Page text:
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Darwin Correspondence Project

To F. E. Abbot   30 March 1874

Down Beckenham Kent

Mar 30 1874

My dear Sir

I have recd your kind letter of the 3rd & the copies of the Index.1

You have put with remarkable clearness & correctness my views on the moral sense; & you must allow me to say that your eulogium on what I have tried to do in science is the most magnificent one ever passed on me; & I heartily wish that I deserved the half of what you say.2 I have read your article with much interest & with all the attention of which I am capable. But it is the truth that from having had no practice in following abstract & abstruse reasoning, I put no trust in my own judgment in such cases. To make any point clear to myself I must put it under a concrete form. Therefore my opinion on your Essay is worth very little; & I must say that I cannot see how morality is “objective & universal”;3 yet I have approached the subject with a wish to be convinced. It wd be of no use to give my doubts in detail; perhaps I shall best shew where my difficulty chiefly lies by the following remarks. The lower social animals may be said to be under an obligation not habitually to kill each other, & the mothers to protect their offspring. I think this mutual bond may be called an obligation, as the species cd not exist in society without it. No one wd call it a moral obligation, & most persons wd call it instinctive. Would you consider this an “objective & universal fact”? I suppose certainly not, as instinct is subjective & the obligation wd differ to a certain extent for different species. Now as soon as a social animal became in some slight, incipient degree a moral creature,—that is—was capable of approving or disapproving of its own conduct,—does it follow that its obligation wd at once become moral? Would not the obligation remain, to a large extent, of the same so-called instinctive nature as before? And if so, its obligation could be only to a small extent objective & universal. Even if the obligation of a moral being must be of necessity moral, I cannot see why it shd be an objective & universal fact, any more than with the instinctive obligation or bond between the lower social animals. I have expressed myself obscurely, & I shd not be in the least surprized if my ideas were shewn to be quite confused; but I have thought myself bound to tell you my impression. I need not say that this letter is private, & it is obviously of no value.4 I much wish that I was better able to follow out abstract reasoning & that I could agree with you.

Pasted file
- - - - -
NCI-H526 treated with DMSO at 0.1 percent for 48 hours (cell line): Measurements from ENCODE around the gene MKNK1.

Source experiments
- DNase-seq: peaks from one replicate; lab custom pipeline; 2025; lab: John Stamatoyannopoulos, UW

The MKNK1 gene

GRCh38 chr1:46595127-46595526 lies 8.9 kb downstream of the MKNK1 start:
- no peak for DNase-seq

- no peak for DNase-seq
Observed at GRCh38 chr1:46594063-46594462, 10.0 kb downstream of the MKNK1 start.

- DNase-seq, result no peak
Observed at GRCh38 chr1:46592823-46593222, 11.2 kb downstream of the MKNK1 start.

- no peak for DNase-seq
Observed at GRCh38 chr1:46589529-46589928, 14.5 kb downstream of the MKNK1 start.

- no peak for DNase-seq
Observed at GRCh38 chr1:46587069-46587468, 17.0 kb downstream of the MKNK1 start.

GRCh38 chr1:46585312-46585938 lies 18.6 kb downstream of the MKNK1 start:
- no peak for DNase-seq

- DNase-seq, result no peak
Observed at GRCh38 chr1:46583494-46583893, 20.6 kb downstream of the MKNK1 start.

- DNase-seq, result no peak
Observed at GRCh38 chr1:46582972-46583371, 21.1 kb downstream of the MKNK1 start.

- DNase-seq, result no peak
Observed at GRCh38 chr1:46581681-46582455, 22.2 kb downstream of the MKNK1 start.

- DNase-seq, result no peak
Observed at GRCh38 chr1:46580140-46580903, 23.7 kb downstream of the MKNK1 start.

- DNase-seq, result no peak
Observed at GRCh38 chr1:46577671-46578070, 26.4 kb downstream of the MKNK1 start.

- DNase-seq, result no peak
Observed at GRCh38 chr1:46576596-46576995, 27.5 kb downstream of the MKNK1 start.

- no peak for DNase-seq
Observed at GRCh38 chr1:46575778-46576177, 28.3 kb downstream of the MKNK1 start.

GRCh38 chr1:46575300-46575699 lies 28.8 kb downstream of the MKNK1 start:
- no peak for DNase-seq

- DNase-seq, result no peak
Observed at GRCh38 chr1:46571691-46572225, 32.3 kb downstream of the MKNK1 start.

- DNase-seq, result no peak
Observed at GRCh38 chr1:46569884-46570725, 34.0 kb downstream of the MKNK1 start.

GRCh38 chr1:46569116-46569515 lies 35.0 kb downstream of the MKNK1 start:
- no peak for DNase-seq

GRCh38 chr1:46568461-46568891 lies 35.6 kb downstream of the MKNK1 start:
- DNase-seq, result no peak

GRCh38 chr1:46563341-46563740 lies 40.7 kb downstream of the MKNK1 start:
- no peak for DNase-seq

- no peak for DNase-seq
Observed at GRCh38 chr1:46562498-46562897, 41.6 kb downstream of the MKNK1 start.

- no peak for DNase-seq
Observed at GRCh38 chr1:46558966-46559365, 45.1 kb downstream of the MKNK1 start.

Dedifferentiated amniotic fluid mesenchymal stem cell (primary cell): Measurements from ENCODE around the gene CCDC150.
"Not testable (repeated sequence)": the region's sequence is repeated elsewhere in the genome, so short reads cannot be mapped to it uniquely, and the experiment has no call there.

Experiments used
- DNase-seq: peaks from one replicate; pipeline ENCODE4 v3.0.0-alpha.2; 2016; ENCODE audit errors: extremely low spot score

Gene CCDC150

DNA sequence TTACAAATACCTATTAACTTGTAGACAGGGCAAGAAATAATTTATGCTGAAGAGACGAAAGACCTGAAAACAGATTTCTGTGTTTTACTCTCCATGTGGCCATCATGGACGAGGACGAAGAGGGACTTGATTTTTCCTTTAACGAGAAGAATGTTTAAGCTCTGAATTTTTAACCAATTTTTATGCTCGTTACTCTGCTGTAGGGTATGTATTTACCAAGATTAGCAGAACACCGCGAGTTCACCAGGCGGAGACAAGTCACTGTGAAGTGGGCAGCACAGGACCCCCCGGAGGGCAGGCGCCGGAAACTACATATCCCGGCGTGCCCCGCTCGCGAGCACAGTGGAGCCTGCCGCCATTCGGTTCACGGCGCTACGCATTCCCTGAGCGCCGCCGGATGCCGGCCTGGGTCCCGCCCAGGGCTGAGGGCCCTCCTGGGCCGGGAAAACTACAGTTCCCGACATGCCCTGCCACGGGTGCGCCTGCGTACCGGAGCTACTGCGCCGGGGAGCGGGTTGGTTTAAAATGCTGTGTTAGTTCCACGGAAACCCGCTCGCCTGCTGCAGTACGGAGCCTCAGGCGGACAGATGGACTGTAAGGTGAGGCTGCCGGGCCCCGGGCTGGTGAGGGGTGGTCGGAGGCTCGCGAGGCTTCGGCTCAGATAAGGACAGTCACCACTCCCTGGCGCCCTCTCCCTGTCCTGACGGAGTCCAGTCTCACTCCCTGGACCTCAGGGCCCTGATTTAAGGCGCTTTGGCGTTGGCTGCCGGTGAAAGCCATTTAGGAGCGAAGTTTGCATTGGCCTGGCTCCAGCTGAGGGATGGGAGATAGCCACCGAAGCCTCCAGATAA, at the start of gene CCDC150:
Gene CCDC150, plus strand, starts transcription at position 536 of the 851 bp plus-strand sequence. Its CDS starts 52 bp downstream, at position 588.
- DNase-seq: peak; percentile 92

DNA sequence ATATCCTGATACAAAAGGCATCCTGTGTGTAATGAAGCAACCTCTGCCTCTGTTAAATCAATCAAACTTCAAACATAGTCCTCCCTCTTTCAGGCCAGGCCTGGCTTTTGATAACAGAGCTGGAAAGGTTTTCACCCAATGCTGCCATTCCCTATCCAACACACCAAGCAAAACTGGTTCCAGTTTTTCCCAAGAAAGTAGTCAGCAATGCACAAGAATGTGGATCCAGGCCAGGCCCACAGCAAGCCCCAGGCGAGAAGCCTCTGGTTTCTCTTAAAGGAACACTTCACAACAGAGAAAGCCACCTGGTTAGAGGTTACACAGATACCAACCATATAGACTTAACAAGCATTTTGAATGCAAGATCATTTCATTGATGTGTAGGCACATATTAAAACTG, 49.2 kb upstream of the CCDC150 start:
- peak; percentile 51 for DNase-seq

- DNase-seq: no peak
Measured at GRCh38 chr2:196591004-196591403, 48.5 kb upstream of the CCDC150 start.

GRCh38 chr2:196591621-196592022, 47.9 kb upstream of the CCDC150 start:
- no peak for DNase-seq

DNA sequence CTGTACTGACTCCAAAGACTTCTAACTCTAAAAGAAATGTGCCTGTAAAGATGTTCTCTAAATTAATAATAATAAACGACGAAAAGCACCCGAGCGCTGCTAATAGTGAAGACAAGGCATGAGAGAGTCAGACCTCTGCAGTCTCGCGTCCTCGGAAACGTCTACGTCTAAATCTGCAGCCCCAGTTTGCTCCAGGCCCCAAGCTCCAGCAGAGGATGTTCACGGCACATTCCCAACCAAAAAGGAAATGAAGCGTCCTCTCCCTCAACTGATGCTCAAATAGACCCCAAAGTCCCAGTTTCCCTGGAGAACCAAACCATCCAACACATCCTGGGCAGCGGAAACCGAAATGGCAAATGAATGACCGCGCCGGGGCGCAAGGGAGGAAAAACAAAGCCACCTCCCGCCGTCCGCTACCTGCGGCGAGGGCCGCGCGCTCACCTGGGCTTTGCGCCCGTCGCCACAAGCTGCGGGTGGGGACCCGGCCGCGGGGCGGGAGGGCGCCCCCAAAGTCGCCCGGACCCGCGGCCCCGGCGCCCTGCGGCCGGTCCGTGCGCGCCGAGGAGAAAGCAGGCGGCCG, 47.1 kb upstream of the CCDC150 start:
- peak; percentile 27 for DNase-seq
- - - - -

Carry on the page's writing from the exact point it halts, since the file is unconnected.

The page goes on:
Allow me again to thank you cordially for your very kind feelings towards me; & believe me my dear Sir | yours very sincerely | Charles Darwin


See letter from F. E. Abbot, 3 March 1874; the copies of the Index contained Abbot’s essay ‘Darwin’s theory of conscience: its relation to scientific ethics’ (Abbot 1874).
Abbot, in addition to the generally laudatory tone in which he discussed CD’s work, had referred to CD as ‘England’s greatest living thinker’ (Abbot 1874, p. 123).
Abbot argued that CD’s theory could not be the basis of a natural science of morals because it was not based on objective and universal principles. Moral obligation, in Abbot’s view, was not produced by the formation of society as CD suggested, but was ‘simply a part of the ultimate Nature of Things’ that made society possible. See Abbot 1874, p. 123. CD scored these passages in his annotated copy of Abbot 1874 (DAR 139.12.3).
Abbot had hoped that CD would review Abbot 1874 in the form of a letter that could be published in the Index (see letter from F. E. Abbot, 3 March 1874).


Abbot, Francis Ellingwood. 1874. Darwin’s theory of conscience: its relation to scientific ethics. Index, 12 March 1874, 122–5.


FEA has expressed CD’s views on the moral sense with remarkable clearness and correctness; his eulogy is magnificent ["Darwin’s theory of conscience and its relation to scientific ethics", Index 12 Mar 1874]. Cannot give a judgment on the essay because he has had "no practice in following abstract and abstruse reasoning".

CD does not see how morality can be "objective and universal". No one would call the maternal bond in lower animals a "moral obligation". When a social animal "becomes in some slight incipient degree" a moral creature "capable of approving or disapproving of its own conduct" do not such obligations remain of a so-called instinctive nature rather than becoming at once moral obligations?

Letter details

Letter no.
Charles Robert Darwin
Francis Ellingwood Abbot
Sent from
Source of text
Harvard University Archives (Papers of F. E. Abbot, 1841–1904. Named Correspondence, 1857–1903. Folder: Darwin, Charles and W. E. Darwin (son), 1871–1883, box 44. HUG 1101)
Physical description
LS(A) 4pp and ADraftS 4pp

Please cite as

Darwin Correspondence Project, “Letter no. 9377,” accessed on 7 February 2023,

Also published in The Correspondence of Charles Darwin, vol. 22